Jeff Warren, who may have been the first person, several months ago, to float a City Council candidacy for the 2019 Memphis general election, on Monday became the first candidate to pull a petition for office from the Election Commission. As he had indicated he would do, Warren, a primary care physician, is running for Position 3 in the Council's Super District 9.
And Warren, who had previously served as a member of the Memphis School Board from 2005 to 2013, has what would seem to be a blue-chip organization to steer his campaign. He has named three campaign co-chairs — 9th District Congressman Steve Cohen, Desi Franklin, and Kelly Fish, with Fish serving as campaign manager. Warren has a campaign treasury of more than $100,000 already, and a campaign treasurer in Milner Stanton. In a press release, the candidate also announced that he has a 31-member steering committee and listed the following names of supporters: Ron Belz, Joey Beckford, Andrea Bicks, Steve Cohen, Kathy Fish, Scott Fleming, George Flinn, Desi Franklin, Tom Gettlefinger, Joe Getz, Kate Gooch, Mitch Graves, Althea Greene, Shawn Hayden, Dorsey Hopson, Kashif Latif, Sara Lewis, Tom Marshall, Reginald Milton, Herman Morris, Billy Orgel, Autry Parker, Chooch Pickard, Jack Sammons, Frank Smith, Diane Thornton, Henry Turley, Jefferson Warren, Nicole Warren, A C Wharton, and Dynisha Woods.
- Jackson Baker
- Mayor Jim Strickland with Cody and Steven Fletcher
The list is, as Warren indicates, highly diverse — "a great slice of Memphis," as he puts it. "On my steering committee, I count Democrats and Republicans, blacks and whites, straights and LGBTs, young and old; they all have one thing in common — a love for Memphis. I look forward to all of us working together toward a healthy Memphis."
Warren, who would seem to be prepared in-depth, may well have the Position 3 race to himself, though another early-bird candidate, developer Chase Carlisle, is also expected to file for one of the Super District 9 positions, as is University of Memphis development officer Cody Fletcher, who has indicated he will run for the Position 1 seat in District 9.
The Position 1 and Position 3 seats are open, inasmuch as they are now occupied by two-term incumbents — Council Chair Kemp Conrad and Reid Hedgepeth, respectively, both of whom are term-limited and cannot run again. The incumbent in Super District 9, Position 3, is Ford Canale, who won appointment to his seat last year and later won a special election. He is expected to run again.
- Jackson Baker
- Dr. Jeff Warren at Election Commission
Now that petitions for office in the forthcoming election are available (as of Monday), a flood of new candidacies is expected over the next several weeks. Filing deadline is noon on Thursday, June 20th, for all positions in the October 3rd Memphis municipal election. Withdrawal deadline for candidates is June 27th at noon.
• Though his initial instinct on Monday was to respond in the negative to the latest call for his resignation as speaker of the Tennessee House — this time from members of the House Republican caucus — Glen Casada (R-Franklin), has finally capitulated. He first indicated in a statement on Monday that he intended to remain in office, despite a lopsided 45-24 vote against him by his fellow House Republicans.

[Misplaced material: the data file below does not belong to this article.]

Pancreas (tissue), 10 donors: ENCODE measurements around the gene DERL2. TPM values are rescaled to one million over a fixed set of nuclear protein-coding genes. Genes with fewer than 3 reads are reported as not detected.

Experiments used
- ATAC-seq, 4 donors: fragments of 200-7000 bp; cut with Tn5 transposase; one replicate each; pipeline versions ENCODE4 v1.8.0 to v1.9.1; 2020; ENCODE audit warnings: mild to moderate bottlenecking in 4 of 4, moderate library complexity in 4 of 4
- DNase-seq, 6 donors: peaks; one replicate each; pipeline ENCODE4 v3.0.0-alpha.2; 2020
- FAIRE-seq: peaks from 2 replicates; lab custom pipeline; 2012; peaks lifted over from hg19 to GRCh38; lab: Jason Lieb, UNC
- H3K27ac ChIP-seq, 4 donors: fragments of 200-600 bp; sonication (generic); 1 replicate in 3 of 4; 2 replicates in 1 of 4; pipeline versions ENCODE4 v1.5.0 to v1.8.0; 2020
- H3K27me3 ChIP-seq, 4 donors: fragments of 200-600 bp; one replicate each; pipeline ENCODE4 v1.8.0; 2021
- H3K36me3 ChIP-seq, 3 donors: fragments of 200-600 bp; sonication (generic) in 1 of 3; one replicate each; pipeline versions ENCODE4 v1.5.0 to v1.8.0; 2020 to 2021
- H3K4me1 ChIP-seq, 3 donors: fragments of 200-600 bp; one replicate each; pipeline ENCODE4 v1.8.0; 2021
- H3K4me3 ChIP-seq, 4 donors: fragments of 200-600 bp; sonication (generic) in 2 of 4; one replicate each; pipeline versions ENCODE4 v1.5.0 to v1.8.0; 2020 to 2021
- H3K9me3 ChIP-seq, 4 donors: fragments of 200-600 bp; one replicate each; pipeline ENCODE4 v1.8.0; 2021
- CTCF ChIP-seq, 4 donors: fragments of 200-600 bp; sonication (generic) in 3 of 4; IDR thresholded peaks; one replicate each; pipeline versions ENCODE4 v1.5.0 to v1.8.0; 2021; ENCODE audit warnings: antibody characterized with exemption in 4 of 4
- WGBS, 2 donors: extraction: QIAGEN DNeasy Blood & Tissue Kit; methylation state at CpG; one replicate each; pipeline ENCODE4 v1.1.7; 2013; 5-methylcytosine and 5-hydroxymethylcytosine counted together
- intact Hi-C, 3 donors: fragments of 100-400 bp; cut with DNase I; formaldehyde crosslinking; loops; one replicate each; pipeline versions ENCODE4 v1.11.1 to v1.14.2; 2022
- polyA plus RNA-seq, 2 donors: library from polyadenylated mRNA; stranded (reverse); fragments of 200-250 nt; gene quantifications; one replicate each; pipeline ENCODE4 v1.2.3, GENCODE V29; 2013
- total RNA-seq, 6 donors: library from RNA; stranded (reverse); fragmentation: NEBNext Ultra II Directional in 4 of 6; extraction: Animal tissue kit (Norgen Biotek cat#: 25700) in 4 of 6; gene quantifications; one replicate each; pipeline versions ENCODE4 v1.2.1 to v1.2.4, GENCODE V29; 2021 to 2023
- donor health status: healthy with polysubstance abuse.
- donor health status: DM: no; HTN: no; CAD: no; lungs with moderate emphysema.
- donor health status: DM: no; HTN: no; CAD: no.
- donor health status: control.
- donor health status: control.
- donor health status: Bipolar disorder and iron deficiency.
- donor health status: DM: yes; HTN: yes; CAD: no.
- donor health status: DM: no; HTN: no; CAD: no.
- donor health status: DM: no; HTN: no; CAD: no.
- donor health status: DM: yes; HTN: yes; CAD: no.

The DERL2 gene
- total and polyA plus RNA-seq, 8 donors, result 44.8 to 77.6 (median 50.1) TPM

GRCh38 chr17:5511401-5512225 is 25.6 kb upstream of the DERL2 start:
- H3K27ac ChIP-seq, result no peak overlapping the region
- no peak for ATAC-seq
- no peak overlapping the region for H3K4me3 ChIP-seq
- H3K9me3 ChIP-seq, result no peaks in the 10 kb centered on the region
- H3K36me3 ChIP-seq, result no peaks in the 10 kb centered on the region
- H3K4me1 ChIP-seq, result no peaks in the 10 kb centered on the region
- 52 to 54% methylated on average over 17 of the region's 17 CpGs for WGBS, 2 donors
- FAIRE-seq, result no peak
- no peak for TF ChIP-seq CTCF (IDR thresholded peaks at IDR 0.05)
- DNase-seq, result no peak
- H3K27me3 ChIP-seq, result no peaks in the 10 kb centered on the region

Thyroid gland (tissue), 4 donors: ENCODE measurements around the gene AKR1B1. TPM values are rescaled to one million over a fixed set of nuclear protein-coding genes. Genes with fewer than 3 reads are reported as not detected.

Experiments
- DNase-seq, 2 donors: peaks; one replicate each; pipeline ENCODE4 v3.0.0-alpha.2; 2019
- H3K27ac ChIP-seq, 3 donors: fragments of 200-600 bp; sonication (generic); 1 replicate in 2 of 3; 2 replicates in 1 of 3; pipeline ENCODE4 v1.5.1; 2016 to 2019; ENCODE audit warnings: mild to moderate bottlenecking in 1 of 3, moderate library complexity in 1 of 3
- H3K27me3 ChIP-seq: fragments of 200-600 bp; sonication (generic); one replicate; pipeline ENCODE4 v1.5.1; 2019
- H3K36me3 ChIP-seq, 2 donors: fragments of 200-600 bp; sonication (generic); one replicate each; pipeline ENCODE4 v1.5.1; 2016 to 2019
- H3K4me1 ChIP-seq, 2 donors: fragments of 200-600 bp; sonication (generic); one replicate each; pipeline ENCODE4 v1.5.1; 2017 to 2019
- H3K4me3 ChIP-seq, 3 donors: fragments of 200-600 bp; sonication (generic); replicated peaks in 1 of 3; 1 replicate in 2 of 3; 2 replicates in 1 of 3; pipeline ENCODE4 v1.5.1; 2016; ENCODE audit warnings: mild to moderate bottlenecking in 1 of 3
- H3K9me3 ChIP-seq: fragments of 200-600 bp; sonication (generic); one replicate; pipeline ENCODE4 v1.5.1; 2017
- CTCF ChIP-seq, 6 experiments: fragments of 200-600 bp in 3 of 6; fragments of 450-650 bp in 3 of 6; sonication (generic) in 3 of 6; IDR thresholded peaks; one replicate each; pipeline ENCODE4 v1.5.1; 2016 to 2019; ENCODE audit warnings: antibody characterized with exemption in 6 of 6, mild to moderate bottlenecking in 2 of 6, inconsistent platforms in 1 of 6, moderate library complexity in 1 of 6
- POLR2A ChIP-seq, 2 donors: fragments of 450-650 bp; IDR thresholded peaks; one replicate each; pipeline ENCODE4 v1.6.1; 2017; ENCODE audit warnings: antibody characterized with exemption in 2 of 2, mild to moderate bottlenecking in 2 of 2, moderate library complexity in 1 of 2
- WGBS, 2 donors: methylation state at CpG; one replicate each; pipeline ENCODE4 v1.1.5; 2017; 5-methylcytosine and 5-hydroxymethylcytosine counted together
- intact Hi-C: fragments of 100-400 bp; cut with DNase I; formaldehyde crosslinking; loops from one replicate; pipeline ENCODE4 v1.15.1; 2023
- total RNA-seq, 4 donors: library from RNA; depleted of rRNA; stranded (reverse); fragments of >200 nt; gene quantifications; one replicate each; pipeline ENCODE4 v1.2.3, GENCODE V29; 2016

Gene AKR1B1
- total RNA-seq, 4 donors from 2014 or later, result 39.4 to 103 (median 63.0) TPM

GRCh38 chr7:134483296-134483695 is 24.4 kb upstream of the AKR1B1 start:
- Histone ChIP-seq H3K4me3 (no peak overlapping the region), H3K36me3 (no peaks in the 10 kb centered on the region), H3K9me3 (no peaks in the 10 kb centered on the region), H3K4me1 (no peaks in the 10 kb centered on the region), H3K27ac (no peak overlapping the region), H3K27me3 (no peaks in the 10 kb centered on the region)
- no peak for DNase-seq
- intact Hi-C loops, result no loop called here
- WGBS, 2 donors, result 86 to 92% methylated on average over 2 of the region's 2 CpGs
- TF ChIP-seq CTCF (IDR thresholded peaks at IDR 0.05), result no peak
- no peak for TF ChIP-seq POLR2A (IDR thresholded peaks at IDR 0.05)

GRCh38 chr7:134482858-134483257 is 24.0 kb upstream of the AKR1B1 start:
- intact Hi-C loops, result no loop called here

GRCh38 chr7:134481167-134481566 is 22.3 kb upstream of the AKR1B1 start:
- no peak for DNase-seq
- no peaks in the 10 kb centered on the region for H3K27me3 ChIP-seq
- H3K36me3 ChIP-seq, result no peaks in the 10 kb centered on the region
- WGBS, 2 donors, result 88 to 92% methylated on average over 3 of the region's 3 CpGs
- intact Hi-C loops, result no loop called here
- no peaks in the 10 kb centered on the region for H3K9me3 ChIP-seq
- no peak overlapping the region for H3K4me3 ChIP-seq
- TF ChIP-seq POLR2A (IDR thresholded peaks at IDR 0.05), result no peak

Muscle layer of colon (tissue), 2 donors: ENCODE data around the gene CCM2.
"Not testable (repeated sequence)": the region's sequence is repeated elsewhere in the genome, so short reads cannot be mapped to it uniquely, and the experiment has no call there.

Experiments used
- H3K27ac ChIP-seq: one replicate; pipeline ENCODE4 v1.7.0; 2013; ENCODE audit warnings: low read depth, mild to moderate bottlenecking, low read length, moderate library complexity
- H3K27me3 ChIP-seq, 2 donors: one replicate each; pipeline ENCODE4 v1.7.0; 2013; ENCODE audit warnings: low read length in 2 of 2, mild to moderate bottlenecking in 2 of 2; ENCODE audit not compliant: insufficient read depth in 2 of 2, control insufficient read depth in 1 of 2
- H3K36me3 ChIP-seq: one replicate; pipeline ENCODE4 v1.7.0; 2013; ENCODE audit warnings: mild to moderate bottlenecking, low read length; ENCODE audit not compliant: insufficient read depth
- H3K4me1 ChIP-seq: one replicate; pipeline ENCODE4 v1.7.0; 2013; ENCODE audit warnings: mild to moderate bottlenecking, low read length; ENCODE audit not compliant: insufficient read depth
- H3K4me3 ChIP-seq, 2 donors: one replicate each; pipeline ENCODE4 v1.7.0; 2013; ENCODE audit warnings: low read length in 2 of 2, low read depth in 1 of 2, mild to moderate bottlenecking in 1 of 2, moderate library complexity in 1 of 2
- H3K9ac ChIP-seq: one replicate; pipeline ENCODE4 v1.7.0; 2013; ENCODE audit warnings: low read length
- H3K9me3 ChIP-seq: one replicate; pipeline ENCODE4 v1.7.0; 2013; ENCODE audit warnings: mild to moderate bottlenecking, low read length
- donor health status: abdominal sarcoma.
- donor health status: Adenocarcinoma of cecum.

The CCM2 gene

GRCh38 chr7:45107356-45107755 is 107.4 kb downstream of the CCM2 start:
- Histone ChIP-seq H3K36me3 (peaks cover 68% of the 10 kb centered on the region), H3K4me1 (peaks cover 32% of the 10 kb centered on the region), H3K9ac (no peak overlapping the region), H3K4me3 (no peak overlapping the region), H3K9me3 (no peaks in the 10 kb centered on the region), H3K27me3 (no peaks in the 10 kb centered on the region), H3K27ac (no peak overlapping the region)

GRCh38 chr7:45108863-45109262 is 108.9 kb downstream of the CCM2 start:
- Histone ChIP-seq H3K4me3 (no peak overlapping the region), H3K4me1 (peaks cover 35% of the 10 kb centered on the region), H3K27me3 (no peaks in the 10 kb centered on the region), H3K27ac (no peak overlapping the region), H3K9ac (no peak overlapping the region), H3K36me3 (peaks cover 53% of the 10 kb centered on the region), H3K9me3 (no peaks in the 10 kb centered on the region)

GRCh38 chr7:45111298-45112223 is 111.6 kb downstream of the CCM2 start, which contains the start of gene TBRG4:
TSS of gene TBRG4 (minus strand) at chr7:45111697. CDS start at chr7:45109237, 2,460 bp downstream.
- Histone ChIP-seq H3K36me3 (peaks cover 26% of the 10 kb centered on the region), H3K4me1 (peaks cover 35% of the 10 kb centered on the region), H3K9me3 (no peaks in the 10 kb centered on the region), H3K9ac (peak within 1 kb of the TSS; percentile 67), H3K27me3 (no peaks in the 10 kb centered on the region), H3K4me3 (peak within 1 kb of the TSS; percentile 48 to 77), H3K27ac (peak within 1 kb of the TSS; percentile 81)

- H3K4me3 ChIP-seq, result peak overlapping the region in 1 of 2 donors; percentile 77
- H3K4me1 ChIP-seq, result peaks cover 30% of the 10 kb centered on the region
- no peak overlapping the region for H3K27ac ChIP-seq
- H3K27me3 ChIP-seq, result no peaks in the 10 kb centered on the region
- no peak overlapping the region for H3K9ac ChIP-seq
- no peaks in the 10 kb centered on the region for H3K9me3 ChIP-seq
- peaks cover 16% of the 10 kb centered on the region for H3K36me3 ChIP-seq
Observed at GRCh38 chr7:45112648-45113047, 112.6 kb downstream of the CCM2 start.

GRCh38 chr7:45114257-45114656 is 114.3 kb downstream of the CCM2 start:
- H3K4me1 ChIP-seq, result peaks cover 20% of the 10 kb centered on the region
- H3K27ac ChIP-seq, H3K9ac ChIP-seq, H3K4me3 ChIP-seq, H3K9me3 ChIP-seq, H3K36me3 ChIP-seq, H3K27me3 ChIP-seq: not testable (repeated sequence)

The last straw for Casada was Monday's caucus vote, which was followed almost immediately by a statement from Republican Governor Bill Lee that the governor would call a special session of the legislature to consider the matter of Casada's tenure if the beleaguered speaker resisted resignation. "Today, House Republicans sent a clear message," Lee said.
The vote, the governor's statement, and calls for Casada's withdrawal from other members of the Republicans' legislative leadership — including House Majority Leader William Lamberth (R-Portland) and Senate Speaker/Lieutenant Governor Randy McNally (R-Oak Ridge) — finally made that message clear.
As indicated, Casada's first response to the caucus vote had been one of continued resistance. "I'm disappointed in the results of today's caucus vote," the speaker said on Monday. "However, I will work the next few months to regain the confidence of my colleagues so we can continue to build on the historic conservative accomplishments of this legislative session."
That statement was supplanted on Tuesday by this one: "When I return to town on June 3rd, I will meet with caucus leadership to determine the best date for me to resign as speaker so that I can facilitate a smooth transition."
GOP House members have indicated they intend at some early point to conduct a new internal election to pick a new speaker.
Though the pressure on Casada to resign as speaker (he will presumably remain as a House member) had mounted steadily over the weeks, his ordeal is only a month old. It arose from revelations that his main aide, Cade Cothren, was guilty of multiple sexual harassments, some against interns, and of expressing racist and misogynistic attitudes in emails that came to light. Cothren also admitted having snorted cocaine on state premises and was suspected of altering a date on an email to Casada from a protester so as to make it appear that the protestor had violated a no-contact judicial order.
Though he quickly jettisoned his aide, Casada himself had become implicated in some of these issues, including a suspicion that he and Cothren had electronically spied on House members. Emails between himself and Cothren also surfaced, rife with sexist jesting and misogynistic attitudes. Casada, who had just concluded his first session as speaker, had also run afoul of criticism for having appointed state Representative David Byrd (R-Waynesboro), an accused pedophile, to an education subcommittee chairmanship.
Prior to the negative vote by his own House caucus, Casada was the subject of formal repudiations from the House Democratic Caucus and from the Legislative Black Caucus.